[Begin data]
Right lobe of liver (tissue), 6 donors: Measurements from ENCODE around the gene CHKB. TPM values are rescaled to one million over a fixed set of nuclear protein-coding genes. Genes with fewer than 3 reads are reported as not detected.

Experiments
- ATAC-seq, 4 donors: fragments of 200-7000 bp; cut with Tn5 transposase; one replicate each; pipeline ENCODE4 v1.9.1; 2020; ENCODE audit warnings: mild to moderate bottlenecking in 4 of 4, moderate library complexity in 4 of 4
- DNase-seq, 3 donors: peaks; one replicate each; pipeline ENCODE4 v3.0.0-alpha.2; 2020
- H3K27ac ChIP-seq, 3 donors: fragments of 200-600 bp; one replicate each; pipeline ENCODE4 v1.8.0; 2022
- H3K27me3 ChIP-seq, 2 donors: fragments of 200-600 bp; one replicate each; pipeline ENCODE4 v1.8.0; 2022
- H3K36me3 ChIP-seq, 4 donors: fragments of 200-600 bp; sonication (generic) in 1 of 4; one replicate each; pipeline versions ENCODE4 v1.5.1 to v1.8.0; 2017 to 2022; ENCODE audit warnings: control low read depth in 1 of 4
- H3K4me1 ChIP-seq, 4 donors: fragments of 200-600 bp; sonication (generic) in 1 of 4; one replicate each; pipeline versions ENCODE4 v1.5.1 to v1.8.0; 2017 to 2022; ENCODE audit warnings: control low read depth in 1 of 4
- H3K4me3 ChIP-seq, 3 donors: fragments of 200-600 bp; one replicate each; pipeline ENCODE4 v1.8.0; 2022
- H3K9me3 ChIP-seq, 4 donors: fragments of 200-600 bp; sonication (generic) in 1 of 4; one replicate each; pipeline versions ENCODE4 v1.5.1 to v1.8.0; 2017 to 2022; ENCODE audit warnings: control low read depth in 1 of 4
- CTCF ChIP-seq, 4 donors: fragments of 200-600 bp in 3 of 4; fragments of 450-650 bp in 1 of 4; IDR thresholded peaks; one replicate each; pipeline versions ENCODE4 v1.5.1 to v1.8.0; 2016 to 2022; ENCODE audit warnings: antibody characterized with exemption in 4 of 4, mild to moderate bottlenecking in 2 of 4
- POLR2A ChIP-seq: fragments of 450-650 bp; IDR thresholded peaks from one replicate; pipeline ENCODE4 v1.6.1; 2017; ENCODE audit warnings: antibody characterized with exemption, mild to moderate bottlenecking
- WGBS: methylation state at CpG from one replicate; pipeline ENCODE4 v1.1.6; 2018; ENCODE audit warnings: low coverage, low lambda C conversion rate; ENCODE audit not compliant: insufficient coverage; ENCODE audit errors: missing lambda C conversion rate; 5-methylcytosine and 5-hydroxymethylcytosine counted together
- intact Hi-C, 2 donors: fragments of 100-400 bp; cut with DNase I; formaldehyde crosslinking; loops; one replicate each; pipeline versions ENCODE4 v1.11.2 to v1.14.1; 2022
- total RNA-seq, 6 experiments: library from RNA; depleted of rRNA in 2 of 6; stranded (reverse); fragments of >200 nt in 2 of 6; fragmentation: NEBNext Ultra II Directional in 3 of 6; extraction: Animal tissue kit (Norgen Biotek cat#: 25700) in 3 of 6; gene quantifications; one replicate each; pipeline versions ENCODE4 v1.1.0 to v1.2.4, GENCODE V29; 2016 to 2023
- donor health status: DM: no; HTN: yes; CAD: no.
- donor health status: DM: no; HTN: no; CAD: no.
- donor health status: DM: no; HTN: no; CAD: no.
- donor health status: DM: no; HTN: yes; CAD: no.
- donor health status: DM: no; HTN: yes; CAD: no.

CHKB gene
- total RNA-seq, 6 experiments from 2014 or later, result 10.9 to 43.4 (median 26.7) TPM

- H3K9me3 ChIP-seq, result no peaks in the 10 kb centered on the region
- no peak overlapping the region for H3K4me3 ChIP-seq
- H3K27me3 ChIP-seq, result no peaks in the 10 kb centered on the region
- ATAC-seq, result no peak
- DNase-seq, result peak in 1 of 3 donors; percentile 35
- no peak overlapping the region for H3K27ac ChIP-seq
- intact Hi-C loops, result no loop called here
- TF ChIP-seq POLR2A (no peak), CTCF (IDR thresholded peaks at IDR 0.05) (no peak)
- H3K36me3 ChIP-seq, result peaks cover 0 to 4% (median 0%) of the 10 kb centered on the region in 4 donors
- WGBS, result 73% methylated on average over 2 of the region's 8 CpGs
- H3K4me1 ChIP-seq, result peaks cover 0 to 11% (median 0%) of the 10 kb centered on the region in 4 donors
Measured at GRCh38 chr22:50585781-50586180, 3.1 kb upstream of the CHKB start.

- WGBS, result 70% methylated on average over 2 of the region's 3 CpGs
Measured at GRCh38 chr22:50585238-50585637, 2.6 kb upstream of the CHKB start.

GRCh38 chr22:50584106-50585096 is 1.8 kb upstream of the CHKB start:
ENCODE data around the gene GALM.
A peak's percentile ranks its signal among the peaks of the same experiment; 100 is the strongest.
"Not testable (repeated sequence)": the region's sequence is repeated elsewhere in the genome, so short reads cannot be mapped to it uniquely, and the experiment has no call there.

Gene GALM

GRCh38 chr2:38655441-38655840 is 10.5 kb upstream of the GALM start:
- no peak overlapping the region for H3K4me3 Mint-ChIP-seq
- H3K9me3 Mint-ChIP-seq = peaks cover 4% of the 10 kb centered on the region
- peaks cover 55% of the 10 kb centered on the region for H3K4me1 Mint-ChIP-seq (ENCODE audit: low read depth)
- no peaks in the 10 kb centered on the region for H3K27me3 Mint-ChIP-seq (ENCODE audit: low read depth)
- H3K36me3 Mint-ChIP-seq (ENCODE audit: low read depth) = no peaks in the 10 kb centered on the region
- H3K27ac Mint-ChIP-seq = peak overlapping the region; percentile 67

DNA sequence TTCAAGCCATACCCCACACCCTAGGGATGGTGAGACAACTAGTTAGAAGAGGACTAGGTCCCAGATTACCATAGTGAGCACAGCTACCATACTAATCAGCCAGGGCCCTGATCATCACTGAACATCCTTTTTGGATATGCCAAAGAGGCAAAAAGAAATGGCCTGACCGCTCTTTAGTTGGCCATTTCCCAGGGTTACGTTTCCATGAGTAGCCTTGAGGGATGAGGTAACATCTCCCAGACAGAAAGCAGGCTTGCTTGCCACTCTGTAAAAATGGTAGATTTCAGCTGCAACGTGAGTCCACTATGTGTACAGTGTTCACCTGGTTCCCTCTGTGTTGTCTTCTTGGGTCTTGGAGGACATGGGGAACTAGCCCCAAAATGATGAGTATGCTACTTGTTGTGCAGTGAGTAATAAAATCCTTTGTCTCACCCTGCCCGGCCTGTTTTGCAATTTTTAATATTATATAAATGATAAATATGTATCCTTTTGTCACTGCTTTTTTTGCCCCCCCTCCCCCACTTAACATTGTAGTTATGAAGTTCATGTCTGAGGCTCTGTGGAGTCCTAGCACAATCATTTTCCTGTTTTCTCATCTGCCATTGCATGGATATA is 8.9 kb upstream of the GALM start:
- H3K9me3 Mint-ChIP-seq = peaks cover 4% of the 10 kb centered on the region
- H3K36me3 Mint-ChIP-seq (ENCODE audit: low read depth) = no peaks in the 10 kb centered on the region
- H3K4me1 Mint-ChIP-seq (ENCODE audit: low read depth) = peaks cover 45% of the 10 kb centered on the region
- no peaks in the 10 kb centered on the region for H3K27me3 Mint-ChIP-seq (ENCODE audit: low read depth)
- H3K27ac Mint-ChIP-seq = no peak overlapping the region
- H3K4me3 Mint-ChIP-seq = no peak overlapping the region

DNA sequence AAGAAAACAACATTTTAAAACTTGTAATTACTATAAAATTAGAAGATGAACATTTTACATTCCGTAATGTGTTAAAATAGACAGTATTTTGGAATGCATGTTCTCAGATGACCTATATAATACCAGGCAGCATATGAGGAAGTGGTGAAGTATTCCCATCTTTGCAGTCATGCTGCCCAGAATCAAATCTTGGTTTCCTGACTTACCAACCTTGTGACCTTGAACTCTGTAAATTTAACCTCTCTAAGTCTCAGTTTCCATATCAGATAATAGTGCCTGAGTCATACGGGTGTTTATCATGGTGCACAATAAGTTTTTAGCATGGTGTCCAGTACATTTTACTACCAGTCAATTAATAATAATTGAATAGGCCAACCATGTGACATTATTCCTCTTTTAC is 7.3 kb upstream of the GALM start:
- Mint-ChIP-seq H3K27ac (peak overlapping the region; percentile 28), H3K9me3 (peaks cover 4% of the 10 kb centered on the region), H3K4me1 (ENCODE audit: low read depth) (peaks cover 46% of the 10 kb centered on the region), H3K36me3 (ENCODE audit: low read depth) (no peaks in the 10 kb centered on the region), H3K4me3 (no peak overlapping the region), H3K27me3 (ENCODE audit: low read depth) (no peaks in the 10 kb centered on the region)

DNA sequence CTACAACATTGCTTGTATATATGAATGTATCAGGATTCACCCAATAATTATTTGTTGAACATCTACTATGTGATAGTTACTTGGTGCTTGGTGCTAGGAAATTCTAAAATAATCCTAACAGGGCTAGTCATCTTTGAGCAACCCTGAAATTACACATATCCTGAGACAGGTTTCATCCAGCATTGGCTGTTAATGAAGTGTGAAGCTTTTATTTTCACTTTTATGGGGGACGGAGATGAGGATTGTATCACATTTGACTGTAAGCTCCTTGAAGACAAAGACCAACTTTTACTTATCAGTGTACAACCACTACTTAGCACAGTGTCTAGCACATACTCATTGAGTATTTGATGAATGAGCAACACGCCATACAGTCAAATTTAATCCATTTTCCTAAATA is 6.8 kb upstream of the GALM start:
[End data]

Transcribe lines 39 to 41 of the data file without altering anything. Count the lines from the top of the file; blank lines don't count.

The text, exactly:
A peak's percentile ranks its signal among the peaks of the same experiment; 100 is the strongest.
"Not testable (repeated sequence)": the region's sequence is repeated elsewhere in the genome, so short reads cannot be mapped to it uniquely, and the experiment has no call there.

Gene GALM